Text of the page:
Financial markets soared ahead of the US Presidential election as the dust would be settled regarding who would rule in the coming four years. Commodities also gained as the US dollar declined amid the mixed message sent from the ISM non-manufacturing index. Crude oil prices gained with the front-month WTI and Brent contracts gaining +0.93% and +1.94% respectively. Gold rebounded +0.48% from the selloff last Friday.
As the US presidential election approaches, a Pew Research Center poll conducted between October 31 and November 3 suggested that President Obama’s support was 48%, compared with Romney’s 45%, as the handling of Hurricane Sandy probably gave some credits to the President. On the dataflow, the ISM non-manufacturing index fell to 54.2 in October from 55.1 a month ago. The market had anticipated a milder drop to 54.5. On the components, the "new orders" index slipped -2.9 points to 54.8 while the "employment" index climbed +3.8 points to 54.9.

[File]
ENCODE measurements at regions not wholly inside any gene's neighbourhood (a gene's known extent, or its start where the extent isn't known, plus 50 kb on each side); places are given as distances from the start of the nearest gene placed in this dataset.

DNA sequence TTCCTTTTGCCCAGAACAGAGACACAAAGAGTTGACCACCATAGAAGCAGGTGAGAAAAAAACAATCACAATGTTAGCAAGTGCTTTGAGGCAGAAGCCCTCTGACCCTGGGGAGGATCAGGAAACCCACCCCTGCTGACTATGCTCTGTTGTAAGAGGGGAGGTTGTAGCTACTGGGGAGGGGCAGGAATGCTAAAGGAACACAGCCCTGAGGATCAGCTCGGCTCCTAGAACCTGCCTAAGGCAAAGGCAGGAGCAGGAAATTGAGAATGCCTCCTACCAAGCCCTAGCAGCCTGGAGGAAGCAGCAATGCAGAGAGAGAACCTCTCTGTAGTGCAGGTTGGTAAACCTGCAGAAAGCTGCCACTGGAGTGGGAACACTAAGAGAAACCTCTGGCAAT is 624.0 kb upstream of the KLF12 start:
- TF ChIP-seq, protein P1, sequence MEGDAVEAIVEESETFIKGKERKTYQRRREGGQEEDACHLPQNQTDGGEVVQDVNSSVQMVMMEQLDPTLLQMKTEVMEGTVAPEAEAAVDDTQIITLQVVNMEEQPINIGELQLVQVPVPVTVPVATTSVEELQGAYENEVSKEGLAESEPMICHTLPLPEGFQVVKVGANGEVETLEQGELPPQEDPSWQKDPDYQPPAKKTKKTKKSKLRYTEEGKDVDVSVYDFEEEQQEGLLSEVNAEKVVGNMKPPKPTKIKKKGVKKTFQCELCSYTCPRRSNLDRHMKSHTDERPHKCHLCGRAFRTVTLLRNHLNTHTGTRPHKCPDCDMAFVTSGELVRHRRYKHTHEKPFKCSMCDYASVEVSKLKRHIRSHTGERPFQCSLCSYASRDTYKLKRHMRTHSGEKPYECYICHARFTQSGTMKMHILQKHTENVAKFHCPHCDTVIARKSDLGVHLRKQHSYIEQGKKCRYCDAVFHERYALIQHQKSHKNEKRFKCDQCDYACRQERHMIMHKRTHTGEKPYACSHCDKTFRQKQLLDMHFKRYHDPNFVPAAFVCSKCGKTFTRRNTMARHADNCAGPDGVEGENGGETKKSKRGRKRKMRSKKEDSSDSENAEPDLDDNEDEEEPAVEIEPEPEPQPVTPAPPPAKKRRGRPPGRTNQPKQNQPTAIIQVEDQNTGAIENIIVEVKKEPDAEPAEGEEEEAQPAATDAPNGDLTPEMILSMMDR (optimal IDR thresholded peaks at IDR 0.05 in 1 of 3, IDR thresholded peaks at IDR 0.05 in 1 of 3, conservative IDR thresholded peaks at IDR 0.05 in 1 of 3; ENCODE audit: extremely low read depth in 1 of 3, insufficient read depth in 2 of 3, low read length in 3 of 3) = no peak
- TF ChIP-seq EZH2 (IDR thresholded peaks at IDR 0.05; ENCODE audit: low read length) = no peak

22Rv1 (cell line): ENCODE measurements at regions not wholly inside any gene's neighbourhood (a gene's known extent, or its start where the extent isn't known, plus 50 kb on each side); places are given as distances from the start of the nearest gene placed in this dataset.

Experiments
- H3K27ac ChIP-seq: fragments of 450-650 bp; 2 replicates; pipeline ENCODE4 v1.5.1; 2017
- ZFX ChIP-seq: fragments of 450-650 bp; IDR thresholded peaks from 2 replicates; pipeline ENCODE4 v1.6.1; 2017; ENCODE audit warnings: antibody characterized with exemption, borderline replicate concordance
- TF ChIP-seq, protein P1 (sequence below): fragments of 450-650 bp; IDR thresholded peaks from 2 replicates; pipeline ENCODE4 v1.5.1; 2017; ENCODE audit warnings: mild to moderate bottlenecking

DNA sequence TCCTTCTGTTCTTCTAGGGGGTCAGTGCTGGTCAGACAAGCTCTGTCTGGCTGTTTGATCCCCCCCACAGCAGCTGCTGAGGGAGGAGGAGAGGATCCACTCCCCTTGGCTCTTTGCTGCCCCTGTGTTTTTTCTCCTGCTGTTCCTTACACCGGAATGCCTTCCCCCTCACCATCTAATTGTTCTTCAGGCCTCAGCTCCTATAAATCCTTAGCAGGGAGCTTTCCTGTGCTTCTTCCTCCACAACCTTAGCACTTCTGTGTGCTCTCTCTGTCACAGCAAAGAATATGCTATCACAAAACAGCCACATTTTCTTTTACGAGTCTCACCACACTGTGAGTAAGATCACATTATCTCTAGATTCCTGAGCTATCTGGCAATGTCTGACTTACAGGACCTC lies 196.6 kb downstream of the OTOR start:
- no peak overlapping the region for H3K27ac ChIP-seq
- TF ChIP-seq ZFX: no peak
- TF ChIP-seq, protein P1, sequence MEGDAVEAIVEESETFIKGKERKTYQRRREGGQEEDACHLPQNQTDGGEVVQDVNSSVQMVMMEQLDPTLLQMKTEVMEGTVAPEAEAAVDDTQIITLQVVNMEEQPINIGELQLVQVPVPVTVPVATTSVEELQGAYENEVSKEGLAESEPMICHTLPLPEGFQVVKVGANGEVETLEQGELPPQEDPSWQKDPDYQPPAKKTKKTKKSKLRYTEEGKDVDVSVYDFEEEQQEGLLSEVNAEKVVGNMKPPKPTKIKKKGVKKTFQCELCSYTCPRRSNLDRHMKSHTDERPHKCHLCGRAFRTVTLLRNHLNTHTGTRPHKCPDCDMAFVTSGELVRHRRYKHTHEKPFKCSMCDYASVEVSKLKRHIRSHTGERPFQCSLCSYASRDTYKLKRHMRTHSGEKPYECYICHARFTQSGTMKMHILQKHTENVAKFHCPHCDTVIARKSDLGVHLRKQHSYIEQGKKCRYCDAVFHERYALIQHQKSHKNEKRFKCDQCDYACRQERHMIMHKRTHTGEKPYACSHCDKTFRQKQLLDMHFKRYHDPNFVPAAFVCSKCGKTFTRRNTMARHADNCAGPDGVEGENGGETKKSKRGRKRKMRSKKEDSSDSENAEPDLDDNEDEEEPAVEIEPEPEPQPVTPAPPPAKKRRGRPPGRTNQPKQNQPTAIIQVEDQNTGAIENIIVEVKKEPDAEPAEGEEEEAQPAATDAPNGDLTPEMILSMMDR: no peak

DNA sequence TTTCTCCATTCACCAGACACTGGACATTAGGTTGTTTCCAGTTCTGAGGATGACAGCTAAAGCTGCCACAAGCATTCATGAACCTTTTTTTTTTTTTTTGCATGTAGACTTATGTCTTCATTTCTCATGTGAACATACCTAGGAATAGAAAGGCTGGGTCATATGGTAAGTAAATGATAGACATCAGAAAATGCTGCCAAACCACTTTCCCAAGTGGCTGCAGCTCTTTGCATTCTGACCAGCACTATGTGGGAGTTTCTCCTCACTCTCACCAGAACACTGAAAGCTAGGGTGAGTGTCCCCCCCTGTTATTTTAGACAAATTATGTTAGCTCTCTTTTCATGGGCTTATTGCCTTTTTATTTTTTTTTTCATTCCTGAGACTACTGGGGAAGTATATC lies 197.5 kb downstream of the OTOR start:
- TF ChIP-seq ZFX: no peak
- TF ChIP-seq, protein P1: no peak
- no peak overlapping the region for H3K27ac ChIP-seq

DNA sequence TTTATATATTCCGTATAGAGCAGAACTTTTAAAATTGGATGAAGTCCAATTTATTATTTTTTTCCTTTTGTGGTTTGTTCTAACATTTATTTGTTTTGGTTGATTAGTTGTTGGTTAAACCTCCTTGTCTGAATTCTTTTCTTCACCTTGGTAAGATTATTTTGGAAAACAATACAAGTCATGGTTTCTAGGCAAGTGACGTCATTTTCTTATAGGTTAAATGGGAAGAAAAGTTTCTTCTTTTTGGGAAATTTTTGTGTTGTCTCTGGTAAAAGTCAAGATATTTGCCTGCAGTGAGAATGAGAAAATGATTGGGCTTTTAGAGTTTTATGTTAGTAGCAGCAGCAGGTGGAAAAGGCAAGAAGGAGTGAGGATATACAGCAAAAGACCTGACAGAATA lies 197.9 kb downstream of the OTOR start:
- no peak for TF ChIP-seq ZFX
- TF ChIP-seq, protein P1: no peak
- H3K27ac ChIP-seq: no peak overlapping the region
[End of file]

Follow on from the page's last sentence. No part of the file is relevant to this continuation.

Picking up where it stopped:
In the Eurozone, people in Greece protested as the government plans to implement a new round of austerity measures so as to get the next tranche of bailout. These measures include spending cuts and tax hikes and are expected to save around 13.5B euro in 2013-14. The ECB is expected to leave its both standard and non-standard monetary policies unchanged at its Thursday meeting. For the BOE, Governor Mervyn King stated last month that "should those [more positive] signs fade the MPC does stand ready to inject more money". While the majority of the member might still opt for a status quo at the upcoming meeting, we expect to see a split in the decision making process.
In Australia, the RBA left the cash rate unchanged at 3.25%. At the accompanying statement, Governor Glenn talked about the upside surprise on inflation. According to him "recent outcomes on inflation were slightly higher than expected, though they still show inflation consistent with the medium-term target, with underlying measures around 2.5% over the year to September, and headline CPI inflation a little lower than that". Moreover, "the introduction of the carbon price affected consumer prices in the September quarter, and there could be some further small effects over the next couple of quarters". We retain our view that the RBA would announce one more cut by the end of the year.
Oil and Gold Reports contributed by Oil N' Gold